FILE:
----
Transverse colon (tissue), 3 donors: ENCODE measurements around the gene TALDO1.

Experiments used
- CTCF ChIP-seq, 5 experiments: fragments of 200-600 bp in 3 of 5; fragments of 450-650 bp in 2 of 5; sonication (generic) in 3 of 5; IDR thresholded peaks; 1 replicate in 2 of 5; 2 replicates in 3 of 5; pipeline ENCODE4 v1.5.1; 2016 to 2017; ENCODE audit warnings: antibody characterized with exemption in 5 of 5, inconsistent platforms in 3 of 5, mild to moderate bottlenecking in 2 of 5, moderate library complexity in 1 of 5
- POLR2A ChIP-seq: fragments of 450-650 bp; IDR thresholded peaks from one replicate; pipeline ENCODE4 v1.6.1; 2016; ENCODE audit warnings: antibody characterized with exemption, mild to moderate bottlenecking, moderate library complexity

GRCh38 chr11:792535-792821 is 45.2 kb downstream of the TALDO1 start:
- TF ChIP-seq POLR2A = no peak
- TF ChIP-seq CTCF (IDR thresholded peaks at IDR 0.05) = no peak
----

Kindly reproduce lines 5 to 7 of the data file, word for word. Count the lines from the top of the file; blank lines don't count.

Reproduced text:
GRCh38 chr11:792535-792821 is 45.2 kb downstream of the TALDO1 start:
- TF ChIP-seq POLR2A = no peak
- TF ChIP-seq CTCF (IDR thresholded peaks at IDR 0.05) = no peak